The GPU that's part of the graphics card in your computer is a piece of hardware that's capable of processing lots of data, in parallel really quickly. The types of processing it can perform are highly specialised and this is what allows it to perform all of the calculations necessary to render 3D graphics. The data that comes in to the GPU goes through many stages, combined these are referred to as a pipeline.
In the first part of this series I discussed some of the history of 3D graphics APIs. A characteristic of these early APIs was that they were not programable by developers, and the rendering pipeline was fixed. In modern APIs this limitation has been lifted, and parts of the pipeline are now programmable, this has increased the flexibility of the APIs but also introduced some complexity.
In the diagram above you can see that there are some inputs and outputs to the entire pipeline, and three main stages of processing. For simplicity only the really important stages of the pipeline are shown, but you should be aware that there are more.
At each stage of the pipeline an input and output is expected - for example the output of the vertex processing stage, becomes the input to the rasterisation stage; and the output of the rasterisation stage is the input to the fragment processing stage.
Input Vertices (Data)
The inputs to the pipeline take the form of some kind of data. This data can be anything at all, it's totally up to the developer to decide what to send to the pipeline, and how that data is structured. In these early examples we'll send through some vertices and colours for a single triangle.
The next stage of the pipeline is user programmable and performs some processing on the vertices that were passed through. The program that we'll write to perform this processing is called a vertex shader. Our first vertex shader will do very little, but in the future this is where we will be doing a lot of the heavy lifting to make things look 3D. In short this stage determines where things appear on the screen.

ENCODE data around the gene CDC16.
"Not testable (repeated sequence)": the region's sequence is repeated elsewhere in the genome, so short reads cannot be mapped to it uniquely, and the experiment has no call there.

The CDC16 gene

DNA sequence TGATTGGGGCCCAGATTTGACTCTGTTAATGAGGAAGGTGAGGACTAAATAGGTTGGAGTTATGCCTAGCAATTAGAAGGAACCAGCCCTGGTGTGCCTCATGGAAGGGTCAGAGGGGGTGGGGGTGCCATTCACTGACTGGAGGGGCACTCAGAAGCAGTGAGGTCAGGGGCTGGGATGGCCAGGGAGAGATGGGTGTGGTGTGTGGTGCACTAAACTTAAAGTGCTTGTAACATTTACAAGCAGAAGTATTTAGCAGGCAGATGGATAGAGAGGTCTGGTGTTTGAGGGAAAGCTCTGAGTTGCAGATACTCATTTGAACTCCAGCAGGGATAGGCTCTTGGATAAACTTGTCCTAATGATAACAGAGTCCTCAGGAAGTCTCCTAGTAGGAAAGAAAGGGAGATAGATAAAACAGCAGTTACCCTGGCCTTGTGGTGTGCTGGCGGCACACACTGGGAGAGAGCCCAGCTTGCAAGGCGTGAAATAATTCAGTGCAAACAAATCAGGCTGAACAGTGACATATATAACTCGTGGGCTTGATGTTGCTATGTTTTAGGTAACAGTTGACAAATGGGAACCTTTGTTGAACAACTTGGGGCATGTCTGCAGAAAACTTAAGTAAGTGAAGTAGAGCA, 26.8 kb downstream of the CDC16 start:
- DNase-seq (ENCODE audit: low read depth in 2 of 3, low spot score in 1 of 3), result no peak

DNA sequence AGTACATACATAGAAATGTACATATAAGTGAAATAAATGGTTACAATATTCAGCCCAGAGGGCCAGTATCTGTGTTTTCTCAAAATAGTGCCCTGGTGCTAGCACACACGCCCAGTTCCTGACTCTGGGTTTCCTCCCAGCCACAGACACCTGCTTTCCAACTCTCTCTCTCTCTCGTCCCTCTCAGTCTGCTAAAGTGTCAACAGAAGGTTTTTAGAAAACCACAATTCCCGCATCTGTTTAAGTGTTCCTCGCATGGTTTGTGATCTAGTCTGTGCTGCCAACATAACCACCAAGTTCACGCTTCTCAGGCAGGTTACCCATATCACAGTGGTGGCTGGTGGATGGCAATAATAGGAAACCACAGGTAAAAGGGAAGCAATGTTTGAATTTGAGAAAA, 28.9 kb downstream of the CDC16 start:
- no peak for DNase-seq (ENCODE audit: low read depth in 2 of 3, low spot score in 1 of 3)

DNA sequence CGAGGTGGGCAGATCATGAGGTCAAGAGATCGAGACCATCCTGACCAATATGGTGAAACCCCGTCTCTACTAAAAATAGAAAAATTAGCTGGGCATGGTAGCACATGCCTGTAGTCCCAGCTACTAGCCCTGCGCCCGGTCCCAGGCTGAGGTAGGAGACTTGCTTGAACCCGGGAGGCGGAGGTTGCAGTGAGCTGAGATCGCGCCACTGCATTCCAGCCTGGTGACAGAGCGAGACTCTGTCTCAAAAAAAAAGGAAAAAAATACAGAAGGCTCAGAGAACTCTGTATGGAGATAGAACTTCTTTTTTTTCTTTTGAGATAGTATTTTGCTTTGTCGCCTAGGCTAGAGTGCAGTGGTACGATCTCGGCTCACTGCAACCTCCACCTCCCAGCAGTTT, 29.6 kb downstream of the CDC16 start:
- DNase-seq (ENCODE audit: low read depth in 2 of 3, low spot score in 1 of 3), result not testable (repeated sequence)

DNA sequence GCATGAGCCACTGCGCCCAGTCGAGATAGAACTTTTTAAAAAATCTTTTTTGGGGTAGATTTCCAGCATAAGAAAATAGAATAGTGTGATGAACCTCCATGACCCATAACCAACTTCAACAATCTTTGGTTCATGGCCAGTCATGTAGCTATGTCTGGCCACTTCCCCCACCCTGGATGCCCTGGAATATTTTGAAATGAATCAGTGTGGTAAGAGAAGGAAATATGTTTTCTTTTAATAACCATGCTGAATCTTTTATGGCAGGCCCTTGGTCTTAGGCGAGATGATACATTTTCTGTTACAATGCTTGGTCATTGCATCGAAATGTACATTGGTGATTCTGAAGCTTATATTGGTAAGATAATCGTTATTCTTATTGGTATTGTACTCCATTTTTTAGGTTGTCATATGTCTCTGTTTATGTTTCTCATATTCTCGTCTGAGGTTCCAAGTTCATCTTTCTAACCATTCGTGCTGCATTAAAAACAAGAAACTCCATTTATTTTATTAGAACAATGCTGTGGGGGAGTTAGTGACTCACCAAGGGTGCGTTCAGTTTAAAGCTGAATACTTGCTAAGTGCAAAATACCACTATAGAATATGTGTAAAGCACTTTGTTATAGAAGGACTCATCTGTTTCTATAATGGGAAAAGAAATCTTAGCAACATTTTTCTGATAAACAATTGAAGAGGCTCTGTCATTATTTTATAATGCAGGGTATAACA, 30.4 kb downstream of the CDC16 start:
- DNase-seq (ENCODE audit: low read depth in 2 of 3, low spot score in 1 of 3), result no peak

The next stage of the pipeline is a fixed function step (can't be programmed). Rasterisation is the step of taking our geometry (3D scene objects) and mapping them to pixels on the screen. There are a few algorithms for doing this, but modern hardware is highly optimised to do this quickly. This stage is fixed as there is nothing to be gained by allowing a developer to do something custom – the hardware is already doing this in the best way possible.
The outputs from the rasterisation stage are fragments. The fragment processing stage is programable by writing a fragment shader, and allows us to add colour to the fragments. This can be as simple as returning the same colour for every pixel (resulting in a mono coloured fragment) or taking in to consideration the position of lights and textures to create more realistic effects. In short this stage determines what colour things appear on the screen.
What are Shader Programs?
Shader programs are small snippets of code that are run on every vertex or pixel. In Metal these programs are written using a language called MSL (Metal Shader Language) which resembles C++. The reason they run on each vertex or pixel is to take advantage of the multiple processing cores on the GPU hardware. For example if we could only loop through every pixel, processing would be limited by the throughput of one processing core. By writing programs that act on each individual item, we can take advantage of a GPUs multiple cores to process many things all at once.
Note: For the purpose of this series we are focussing on simple, entry level 3D graphics. You should know for future reference that there are other types of shaders, such as compute (mainly for machine learning), and more recently in Metal V3 two types of Geometry Shader (Object and Mesh) which replace the vertex shader stage.
So armed with our knowledge of what a rendering pipeline is, we're ready to start making use of one. In the next instalment we'll implement a rendering pipeline and get the GPU to draw a triangle to the screen.